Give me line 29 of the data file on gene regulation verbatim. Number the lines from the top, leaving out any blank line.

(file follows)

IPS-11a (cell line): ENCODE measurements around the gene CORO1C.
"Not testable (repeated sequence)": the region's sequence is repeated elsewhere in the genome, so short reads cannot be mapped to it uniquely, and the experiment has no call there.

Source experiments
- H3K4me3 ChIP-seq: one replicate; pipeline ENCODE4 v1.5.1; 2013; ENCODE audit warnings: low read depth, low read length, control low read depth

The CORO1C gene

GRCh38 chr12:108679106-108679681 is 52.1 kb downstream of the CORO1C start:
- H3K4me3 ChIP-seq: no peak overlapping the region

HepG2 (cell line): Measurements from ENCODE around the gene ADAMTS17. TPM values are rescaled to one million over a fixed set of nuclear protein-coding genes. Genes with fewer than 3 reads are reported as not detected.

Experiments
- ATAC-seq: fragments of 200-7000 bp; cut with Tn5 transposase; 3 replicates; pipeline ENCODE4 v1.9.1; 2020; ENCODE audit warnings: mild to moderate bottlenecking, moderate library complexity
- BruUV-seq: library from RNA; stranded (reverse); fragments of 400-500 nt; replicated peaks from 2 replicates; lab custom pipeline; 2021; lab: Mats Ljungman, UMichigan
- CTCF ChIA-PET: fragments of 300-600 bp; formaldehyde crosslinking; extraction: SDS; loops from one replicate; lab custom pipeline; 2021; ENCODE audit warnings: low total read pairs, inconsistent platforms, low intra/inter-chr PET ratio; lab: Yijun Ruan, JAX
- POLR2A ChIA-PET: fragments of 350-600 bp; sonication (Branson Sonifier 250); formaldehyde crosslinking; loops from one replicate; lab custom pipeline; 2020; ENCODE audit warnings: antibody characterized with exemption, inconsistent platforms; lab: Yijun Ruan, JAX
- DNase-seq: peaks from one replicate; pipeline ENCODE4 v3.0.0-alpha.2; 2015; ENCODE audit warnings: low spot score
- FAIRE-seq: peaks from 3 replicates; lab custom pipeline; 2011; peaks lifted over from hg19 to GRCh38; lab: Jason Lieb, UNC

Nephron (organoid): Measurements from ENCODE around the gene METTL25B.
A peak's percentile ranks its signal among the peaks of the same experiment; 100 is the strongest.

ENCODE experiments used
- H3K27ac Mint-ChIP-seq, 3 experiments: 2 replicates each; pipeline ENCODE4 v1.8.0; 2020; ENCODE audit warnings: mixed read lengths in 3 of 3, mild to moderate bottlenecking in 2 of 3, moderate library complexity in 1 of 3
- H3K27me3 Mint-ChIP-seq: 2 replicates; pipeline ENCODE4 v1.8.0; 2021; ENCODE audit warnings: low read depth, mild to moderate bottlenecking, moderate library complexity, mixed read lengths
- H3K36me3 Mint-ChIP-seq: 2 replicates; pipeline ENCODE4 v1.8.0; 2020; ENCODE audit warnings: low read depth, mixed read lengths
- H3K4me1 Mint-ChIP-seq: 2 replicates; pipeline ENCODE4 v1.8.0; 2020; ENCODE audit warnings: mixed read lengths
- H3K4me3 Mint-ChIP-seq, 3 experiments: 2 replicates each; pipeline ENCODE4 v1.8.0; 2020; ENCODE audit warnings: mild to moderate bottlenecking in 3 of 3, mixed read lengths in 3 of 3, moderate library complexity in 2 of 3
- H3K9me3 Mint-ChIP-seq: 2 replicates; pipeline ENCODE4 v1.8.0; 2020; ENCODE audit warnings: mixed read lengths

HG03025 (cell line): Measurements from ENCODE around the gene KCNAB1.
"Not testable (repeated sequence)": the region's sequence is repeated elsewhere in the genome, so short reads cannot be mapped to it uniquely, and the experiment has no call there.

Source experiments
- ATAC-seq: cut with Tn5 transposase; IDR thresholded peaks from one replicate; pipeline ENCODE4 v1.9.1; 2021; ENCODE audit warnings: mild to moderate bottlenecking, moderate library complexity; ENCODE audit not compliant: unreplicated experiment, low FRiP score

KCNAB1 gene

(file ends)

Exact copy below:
KCNAB1 gene